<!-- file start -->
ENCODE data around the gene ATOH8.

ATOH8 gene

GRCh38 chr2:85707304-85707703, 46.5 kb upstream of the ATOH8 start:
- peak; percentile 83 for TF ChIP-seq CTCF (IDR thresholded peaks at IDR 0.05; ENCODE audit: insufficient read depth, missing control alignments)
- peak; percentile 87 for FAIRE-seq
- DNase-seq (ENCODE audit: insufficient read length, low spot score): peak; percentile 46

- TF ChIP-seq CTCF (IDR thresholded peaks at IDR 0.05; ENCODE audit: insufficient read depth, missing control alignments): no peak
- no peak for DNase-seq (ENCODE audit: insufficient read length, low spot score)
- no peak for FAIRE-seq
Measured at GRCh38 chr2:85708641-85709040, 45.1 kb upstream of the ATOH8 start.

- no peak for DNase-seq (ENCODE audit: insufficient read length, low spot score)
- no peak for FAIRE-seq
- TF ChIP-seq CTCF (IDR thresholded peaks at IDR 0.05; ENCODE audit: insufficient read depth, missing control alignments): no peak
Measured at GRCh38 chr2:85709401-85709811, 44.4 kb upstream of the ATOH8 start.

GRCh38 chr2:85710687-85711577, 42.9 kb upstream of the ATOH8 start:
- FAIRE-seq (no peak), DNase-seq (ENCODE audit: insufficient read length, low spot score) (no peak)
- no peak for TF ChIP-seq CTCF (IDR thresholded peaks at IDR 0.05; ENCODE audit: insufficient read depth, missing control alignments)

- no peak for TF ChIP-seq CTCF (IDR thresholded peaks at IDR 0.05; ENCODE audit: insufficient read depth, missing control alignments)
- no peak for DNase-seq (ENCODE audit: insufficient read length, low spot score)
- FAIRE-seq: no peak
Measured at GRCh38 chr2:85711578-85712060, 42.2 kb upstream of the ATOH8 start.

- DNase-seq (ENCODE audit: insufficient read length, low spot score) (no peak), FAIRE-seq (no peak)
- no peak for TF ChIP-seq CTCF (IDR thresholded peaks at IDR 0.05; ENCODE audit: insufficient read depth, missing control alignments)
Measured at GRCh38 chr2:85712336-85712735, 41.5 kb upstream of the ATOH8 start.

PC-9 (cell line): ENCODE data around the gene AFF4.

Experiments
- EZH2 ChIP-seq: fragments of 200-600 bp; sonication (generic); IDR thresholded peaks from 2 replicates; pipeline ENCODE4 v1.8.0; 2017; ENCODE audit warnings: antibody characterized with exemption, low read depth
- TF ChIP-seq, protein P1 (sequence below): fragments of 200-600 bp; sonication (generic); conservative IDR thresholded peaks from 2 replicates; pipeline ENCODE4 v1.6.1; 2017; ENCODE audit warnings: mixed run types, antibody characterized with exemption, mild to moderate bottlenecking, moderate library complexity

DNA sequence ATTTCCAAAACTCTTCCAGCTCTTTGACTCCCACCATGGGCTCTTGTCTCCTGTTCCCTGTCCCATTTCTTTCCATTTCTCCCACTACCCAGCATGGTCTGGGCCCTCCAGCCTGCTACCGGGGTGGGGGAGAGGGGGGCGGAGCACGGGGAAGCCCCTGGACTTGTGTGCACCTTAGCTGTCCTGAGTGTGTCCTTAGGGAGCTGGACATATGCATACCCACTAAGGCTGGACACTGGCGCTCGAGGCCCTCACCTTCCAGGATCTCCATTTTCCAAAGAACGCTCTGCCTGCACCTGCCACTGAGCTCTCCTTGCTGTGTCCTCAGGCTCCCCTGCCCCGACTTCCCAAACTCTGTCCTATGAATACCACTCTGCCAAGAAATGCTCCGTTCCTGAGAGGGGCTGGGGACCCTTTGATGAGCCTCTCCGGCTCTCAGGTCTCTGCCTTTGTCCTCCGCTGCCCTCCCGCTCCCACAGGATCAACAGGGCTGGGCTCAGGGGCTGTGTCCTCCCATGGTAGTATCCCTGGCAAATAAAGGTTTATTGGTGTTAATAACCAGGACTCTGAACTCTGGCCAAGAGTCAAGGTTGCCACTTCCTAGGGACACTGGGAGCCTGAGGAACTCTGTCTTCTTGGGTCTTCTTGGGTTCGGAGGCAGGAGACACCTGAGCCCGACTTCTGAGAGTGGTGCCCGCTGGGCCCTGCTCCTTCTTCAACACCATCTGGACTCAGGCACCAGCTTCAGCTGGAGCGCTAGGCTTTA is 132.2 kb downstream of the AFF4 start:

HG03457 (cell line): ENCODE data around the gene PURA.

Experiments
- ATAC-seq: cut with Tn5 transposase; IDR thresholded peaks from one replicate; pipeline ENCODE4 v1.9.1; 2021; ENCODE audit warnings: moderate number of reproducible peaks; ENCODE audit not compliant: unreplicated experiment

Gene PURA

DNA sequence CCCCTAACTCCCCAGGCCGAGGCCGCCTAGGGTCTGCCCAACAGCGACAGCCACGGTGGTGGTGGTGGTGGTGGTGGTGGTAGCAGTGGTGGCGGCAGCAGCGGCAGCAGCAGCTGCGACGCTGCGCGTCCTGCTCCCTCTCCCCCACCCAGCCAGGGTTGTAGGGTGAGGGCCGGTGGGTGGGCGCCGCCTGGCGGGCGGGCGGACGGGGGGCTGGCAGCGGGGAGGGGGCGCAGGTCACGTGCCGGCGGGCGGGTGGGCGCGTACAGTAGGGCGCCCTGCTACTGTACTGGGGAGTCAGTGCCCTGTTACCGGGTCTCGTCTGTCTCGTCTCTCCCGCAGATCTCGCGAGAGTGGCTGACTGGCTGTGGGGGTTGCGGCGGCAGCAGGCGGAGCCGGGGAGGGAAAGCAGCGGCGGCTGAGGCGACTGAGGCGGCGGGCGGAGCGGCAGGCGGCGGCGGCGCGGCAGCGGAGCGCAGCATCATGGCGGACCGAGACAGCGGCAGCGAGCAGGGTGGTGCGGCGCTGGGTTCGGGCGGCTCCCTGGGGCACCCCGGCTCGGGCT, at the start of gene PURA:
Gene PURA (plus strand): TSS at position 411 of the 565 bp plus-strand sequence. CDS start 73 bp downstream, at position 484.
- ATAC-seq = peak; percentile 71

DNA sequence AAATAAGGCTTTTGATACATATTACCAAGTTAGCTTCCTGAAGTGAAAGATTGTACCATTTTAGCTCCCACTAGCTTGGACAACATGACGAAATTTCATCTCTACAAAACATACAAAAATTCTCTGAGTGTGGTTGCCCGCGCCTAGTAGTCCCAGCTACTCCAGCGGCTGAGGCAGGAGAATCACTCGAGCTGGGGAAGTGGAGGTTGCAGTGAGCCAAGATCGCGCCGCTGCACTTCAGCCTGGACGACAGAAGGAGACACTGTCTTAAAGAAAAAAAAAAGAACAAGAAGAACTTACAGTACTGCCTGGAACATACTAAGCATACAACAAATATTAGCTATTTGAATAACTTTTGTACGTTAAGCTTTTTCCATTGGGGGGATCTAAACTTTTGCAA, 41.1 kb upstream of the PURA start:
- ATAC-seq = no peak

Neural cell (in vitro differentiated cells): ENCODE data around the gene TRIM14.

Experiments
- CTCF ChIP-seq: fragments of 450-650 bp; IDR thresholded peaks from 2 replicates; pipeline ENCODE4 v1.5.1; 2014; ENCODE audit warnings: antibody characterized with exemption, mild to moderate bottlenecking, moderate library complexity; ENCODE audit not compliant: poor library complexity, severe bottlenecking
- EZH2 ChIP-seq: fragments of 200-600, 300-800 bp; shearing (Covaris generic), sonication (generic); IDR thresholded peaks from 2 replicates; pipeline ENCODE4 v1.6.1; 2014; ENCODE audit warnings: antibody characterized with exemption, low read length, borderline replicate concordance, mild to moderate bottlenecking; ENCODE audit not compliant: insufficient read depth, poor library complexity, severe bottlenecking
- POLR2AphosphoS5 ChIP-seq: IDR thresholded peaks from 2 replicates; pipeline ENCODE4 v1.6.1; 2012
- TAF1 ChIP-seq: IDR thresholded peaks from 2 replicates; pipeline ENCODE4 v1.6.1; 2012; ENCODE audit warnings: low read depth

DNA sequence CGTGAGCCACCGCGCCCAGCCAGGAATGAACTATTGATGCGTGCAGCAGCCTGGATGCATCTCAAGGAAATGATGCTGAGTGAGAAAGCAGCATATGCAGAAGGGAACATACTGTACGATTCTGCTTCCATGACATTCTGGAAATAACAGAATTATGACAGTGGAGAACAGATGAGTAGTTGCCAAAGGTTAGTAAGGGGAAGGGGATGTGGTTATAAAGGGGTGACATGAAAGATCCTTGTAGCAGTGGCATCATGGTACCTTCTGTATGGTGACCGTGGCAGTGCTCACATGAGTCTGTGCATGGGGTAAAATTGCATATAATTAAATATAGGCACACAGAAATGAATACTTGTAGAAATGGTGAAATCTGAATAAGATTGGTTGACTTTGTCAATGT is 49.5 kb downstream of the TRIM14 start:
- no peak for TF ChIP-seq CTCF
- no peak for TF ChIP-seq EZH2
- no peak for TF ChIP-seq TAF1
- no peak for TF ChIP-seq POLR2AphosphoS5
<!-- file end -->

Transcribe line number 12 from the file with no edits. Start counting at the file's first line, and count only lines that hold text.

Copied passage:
- no peak for FAIRE-seq